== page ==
‘Tis the for midterms, testing, and finals. Tests were never my favorite part of school. Testing has become more of  challenge because of my illness. Brain fog interrupts as well as symptoms. Ideal testing conditions rarely happen, but I have learned to work through it. I am going to share with you a few spoonie academic testing survival tips.


Prior to the test gather as much information as you can about the test. The more information the better this way you can plan accordingly.  How many questions? What type of questions (multiple choice, essay, fill in the blank, ect…)  How long is the test? Are you able to retake the test? This question is outside of  the norm, but I have taken two math classes that allow the student to retake quizzes as many times as they want.

If you are receiving accommodations make  your professor is aware of this and applies them. I get extra time. However, none of my professor remember this. I always send out an e-mail before the first test reminding them of my accommodations.

Where are you testing? Do you need to schedule to test some where different? Most schools offer somewhere other than the classroom to take tests if you receive accommodations.This is a great option. When I tested in a different room I was by myself or with under five other people, therefore it is much quitter.

If you  are testing at home it is important to set up your testing space effectively. Personally, I test in my room. I usually aim to take my tests in the morning. If the test is open notes I spread out everything I need. Of course I have additional material such as a calculator or text book or paper and pens near by.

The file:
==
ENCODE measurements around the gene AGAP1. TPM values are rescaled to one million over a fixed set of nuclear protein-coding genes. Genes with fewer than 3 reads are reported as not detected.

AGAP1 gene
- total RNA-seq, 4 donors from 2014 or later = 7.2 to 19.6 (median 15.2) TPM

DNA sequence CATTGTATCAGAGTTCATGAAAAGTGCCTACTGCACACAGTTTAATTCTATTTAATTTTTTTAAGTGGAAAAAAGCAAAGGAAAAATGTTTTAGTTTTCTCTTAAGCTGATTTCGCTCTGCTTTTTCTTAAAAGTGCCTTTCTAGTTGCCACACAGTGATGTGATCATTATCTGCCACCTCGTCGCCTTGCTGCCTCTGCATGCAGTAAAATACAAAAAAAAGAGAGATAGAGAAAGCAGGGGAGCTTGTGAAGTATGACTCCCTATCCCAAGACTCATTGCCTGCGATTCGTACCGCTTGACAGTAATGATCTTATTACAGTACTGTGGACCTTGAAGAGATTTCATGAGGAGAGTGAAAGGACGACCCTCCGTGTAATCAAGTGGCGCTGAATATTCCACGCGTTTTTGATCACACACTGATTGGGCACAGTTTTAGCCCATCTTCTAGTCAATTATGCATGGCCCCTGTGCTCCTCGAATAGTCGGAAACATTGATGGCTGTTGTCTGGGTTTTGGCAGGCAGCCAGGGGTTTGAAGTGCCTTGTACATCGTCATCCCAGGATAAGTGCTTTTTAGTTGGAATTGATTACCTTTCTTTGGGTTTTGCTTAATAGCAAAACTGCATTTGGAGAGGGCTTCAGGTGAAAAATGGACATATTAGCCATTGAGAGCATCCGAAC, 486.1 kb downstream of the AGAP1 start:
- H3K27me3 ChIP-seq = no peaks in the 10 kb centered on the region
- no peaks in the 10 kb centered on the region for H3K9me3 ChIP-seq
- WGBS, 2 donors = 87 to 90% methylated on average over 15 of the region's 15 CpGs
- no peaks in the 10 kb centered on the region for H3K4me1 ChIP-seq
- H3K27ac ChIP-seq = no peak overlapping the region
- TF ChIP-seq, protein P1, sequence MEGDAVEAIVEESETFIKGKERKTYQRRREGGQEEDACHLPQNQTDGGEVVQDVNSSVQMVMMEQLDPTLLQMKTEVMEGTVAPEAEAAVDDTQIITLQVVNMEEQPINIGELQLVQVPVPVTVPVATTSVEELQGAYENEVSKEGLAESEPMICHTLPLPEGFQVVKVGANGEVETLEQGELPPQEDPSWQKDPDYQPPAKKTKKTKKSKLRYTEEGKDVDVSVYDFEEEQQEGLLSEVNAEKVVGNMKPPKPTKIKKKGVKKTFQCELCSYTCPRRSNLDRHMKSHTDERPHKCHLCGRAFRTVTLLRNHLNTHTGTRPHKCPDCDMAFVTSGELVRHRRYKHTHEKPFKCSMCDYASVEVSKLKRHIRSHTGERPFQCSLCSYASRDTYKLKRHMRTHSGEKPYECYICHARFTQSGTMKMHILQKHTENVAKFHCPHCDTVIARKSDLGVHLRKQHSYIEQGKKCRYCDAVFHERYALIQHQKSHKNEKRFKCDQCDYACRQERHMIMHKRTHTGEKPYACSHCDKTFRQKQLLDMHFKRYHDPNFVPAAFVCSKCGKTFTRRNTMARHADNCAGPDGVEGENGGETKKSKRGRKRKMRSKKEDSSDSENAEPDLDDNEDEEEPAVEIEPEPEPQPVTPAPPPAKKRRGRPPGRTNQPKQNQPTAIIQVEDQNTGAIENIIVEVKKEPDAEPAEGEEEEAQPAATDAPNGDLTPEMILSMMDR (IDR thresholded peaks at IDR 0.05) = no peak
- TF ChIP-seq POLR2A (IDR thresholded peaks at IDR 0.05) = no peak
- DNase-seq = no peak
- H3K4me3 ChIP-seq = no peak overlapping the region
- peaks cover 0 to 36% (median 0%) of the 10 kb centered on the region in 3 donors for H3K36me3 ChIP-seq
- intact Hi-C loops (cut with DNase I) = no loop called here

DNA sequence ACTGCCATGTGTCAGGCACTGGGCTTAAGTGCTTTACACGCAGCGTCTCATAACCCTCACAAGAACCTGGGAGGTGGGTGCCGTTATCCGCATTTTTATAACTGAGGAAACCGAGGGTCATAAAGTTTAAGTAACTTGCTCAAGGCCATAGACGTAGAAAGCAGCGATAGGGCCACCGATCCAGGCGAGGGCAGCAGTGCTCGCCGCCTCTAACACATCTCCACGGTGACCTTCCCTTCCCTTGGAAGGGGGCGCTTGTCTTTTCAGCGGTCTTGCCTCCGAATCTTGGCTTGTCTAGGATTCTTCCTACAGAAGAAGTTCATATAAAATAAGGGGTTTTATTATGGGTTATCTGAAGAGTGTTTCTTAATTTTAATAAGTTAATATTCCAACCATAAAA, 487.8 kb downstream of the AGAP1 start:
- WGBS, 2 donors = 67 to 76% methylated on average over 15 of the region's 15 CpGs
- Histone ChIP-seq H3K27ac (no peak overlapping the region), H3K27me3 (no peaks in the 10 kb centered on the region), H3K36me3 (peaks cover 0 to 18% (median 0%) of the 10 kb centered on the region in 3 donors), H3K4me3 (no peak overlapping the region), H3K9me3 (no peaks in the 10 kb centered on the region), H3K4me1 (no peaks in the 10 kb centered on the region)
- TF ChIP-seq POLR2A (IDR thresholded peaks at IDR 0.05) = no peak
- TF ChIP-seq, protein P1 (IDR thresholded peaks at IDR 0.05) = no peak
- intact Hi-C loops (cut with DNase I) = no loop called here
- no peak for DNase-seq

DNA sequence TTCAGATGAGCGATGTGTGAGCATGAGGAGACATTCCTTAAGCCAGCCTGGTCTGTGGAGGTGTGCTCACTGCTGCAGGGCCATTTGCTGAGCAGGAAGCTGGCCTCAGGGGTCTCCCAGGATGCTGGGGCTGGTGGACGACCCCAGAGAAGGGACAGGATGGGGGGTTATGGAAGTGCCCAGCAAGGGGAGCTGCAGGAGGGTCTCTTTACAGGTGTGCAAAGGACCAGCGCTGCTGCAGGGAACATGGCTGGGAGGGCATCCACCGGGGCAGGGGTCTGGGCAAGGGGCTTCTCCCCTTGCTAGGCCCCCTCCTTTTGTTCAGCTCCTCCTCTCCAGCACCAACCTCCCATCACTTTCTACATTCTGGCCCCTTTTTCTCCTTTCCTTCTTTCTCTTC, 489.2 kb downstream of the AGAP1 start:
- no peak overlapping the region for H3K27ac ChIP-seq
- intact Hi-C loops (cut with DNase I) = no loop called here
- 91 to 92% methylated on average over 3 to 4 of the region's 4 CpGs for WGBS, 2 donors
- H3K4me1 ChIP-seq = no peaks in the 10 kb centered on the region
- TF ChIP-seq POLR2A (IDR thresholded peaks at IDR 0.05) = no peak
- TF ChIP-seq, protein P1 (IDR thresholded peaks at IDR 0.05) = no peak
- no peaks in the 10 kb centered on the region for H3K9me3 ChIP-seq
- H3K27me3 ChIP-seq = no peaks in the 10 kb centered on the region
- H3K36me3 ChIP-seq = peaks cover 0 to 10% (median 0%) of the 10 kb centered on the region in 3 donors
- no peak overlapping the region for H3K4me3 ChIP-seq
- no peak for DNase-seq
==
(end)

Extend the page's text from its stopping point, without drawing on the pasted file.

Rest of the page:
I have my just in medication which includes my tachycardia medication, nausea medication, Tylenol, and my inhaler. I always have a minim of two drinks; hot tea and water. If you have POTS consider having Gatorade on hand.

For longer tests I have a snack on hand. My heating pad is never far away. I set everything up at my dresser (more or less it is my second desk). I am able to put my feet up on another chair if needed. I am able to sit on the floor or my bed. I also get up and walk around during my test because of back pain. Depending on the test and pain levels I either walk a few feet to my door or down stairs to my kitchen. Walking around helps relive some pain and helps lift some of the brain fog.

I always wear compression stocking. Comfortable clothing. I also have a sweat shirt and blanket near by. Testing at home allows me to control the temperature in the room which effects POTS symptoms.

If symptoms get intense know what to do. If you pass out, once you are stable who can you call and inform about what happened? Or if you end up ‘locked’ in the bathroom because of IBD (or another illness).


I still have not come close to mastering any skills that assist with brain fog and testing. Please comment any ideas!


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